At the site of his future home, the pioneer erected a temporary shelter of poles and brush. He then started to fell the large trees with his sharp, broad-bladed backwoods axe.  The land had to be cleared before he could plant his crops.  In the meantime, the family picked wild fruit berries, and nuts in the fall, hunted the abundant wildlife, and fished the many streams to have food on the table.


After the planting was done, the pioneer had to construct a log cabin. He called his neighbors together on the appointed day to help him put the logs in place.  The size of the cabin depended on the material possessions of the settler.  If poor, the cabin was one room of unhewn logs.  If the pioneer was of some means, the logs were neatly hewed, and the cabin consisted of a large living room, a dining room with a large stone fireplace, a bedroom, a kitchen, and a loft above for the boys' bedroom.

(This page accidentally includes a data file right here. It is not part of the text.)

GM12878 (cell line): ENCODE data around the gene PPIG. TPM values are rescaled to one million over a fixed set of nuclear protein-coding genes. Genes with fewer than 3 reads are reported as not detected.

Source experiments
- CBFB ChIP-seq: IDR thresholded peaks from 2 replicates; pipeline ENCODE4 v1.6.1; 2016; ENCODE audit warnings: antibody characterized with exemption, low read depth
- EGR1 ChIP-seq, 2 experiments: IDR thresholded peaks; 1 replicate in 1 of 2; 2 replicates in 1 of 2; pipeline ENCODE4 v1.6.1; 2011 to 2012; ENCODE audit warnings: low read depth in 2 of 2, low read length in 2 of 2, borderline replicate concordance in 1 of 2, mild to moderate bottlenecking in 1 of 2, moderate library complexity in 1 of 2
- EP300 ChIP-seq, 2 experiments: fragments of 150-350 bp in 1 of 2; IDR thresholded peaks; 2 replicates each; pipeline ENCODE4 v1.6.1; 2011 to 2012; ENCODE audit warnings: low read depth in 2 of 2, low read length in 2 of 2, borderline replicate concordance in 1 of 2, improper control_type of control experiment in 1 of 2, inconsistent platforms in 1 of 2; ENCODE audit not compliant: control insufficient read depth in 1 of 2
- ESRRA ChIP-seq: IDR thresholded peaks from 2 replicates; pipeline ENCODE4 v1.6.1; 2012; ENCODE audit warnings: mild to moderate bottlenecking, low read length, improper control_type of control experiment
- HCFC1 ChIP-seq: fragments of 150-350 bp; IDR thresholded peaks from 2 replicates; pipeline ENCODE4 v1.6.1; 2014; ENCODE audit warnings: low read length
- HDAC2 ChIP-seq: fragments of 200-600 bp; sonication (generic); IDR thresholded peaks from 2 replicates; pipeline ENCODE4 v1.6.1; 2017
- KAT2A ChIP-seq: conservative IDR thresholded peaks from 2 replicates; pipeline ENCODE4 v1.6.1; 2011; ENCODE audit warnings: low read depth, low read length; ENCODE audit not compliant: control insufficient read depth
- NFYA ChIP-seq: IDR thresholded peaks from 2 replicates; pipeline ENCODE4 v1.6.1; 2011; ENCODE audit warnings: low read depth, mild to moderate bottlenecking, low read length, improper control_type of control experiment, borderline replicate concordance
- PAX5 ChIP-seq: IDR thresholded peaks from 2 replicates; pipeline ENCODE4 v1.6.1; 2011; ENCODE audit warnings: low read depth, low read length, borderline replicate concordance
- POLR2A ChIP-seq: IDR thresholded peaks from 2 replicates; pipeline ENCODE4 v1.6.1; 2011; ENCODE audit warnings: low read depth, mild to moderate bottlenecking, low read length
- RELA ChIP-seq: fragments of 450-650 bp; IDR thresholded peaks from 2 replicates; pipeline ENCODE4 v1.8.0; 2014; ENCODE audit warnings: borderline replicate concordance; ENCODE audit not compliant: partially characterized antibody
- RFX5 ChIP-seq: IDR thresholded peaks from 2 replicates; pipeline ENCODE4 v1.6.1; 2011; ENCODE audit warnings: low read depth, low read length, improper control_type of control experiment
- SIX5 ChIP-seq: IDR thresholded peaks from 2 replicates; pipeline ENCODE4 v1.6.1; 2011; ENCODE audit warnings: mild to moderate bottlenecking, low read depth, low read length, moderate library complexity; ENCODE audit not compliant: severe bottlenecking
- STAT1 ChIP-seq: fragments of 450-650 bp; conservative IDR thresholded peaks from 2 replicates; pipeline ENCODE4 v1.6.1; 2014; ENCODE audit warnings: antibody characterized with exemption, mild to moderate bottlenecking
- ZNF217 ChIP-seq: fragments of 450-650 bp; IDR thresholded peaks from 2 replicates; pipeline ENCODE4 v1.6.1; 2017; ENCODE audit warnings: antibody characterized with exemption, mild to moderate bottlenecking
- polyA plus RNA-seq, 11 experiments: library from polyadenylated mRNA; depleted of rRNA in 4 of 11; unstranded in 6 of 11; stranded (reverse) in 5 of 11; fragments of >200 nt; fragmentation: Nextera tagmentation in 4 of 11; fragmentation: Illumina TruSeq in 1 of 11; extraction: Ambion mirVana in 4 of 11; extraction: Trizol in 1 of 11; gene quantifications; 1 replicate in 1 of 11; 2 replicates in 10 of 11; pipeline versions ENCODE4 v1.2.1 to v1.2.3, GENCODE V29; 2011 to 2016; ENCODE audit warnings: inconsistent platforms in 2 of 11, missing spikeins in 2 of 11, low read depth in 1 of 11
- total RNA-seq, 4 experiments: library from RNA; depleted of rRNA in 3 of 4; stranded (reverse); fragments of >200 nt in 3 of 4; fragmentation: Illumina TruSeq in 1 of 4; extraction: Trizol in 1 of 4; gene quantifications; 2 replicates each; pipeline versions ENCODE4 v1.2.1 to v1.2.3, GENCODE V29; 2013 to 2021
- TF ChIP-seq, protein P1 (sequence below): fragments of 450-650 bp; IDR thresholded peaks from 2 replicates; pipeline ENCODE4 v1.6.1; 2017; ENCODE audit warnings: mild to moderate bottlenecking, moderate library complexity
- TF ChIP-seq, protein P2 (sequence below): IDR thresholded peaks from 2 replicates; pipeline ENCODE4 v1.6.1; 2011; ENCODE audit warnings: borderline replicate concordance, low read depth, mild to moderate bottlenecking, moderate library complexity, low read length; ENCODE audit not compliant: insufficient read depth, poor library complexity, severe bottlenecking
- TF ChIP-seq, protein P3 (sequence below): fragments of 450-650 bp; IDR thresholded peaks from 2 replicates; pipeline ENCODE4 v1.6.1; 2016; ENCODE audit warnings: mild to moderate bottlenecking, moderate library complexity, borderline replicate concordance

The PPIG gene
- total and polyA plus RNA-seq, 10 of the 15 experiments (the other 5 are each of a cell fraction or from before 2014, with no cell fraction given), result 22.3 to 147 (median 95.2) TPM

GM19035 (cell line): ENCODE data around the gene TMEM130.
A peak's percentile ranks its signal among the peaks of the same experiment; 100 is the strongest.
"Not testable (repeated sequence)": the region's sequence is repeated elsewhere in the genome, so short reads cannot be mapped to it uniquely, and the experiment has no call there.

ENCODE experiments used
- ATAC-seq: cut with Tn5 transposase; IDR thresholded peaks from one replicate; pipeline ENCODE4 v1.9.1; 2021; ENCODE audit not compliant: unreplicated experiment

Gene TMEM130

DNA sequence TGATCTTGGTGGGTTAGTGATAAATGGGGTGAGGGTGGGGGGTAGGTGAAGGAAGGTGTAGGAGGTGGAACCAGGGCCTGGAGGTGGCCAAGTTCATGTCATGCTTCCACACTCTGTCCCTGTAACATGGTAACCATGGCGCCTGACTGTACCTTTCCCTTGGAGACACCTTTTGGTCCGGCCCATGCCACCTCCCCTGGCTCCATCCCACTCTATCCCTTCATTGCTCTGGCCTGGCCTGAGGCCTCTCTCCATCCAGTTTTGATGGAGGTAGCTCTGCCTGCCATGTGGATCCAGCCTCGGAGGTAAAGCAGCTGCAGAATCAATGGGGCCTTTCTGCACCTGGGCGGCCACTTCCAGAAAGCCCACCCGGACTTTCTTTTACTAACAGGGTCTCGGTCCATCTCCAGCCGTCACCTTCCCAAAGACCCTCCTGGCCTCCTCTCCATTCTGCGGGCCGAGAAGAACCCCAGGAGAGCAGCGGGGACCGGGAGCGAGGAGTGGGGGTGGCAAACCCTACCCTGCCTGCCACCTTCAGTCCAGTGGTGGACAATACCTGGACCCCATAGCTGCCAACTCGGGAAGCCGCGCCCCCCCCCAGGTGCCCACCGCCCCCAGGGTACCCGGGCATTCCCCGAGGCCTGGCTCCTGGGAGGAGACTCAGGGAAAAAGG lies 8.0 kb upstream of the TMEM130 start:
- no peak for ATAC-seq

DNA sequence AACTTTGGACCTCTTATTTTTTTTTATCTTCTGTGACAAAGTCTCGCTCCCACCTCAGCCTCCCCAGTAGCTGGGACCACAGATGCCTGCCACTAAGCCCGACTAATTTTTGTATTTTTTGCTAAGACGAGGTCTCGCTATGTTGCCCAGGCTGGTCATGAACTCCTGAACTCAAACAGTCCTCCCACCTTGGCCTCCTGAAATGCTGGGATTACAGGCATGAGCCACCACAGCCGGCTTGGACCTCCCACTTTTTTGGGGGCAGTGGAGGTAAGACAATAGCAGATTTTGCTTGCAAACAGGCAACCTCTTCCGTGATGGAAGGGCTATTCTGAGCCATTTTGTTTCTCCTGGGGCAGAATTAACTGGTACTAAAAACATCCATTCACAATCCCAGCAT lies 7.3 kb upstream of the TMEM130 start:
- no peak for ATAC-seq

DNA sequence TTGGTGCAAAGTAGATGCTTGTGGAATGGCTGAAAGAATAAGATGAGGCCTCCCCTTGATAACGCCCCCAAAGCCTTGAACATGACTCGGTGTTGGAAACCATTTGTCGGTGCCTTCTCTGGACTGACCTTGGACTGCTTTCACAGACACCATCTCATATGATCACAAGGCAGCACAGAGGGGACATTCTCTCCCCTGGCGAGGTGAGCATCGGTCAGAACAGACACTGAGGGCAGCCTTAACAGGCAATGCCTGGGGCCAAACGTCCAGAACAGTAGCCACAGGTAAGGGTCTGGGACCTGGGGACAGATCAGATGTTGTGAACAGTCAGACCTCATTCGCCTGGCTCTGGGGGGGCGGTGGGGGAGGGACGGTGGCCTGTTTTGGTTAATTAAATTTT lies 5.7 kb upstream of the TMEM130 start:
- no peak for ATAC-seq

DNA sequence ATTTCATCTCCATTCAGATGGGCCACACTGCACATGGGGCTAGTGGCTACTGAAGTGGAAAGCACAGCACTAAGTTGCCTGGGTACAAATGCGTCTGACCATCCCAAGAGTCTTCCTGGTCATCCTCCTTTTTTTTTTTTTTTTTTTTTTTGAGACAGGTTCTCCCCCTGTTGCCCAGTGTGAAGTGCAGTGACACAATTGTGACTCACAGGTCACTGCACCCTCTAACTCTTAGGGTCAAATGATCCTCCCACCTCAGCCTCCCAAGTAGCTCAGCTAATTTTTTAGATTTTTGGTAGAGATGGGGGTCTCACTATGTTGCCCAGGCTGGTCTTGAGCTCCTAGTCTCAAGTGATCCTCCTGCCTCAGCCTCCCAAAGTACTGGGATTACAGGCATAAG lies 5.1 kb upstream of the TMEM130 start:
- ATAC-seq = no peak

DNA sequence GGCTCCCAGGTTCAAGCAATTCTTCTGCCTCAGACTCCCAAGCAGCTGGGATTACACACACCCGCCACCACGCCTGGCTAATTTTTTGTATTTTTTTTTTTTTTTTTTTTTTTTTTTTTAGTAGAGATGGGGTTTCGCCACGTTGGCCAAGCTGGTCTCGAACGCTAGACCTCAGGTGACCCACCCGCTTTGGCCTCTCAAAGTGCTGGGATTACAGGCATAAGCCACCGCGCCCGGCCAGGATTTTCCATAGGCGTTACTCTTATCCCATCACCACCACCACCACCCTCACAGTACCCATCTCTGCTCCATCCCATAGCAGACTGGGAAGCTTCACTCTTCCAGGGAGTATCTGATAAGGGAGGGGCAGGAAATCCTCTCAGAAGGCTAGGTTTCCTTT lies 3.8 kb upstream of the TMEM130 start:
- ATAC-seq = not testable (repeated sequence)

The furnishings of the log cabin were handmade and meager.  The clothing was all made in the home.  Each settler had his field of flax and a few sheep so flax and wool could be spun into thread.  The thread was then woven into cloth and finally made into clothing.  Some of the outer clothing was made of leather and skins of the animals.


The houses were constructed of logs until 1798 when there were two brick houses, four stone houses, and three frame houses in Point Township.  One of these stone houses is owned now by Leon Epler Farms, Inc.  This house was built by William Cooke, a justice who signed the 1794 records of the Point Township Overseers of the Poor.


As the area became more populated, the settlers could share their talents with their neighbors and each man could work in his trade for the good of the community.  In Point Township a shoemaker, carpenter, mason, bricklayer, tanner, tailor, storekeeper, chair-maker, clock-maker, lawyer, gunsmith, physician, saddler, cover-lid weaver, cord winder, distiller, cooper, baker, carter, schoolmistress, skin-dresser, printer, ferryman, gardener, cold-nailer, coach-maker, miller, painter, coopersmith, shingledresser, and nailer were occupations listed in 1796.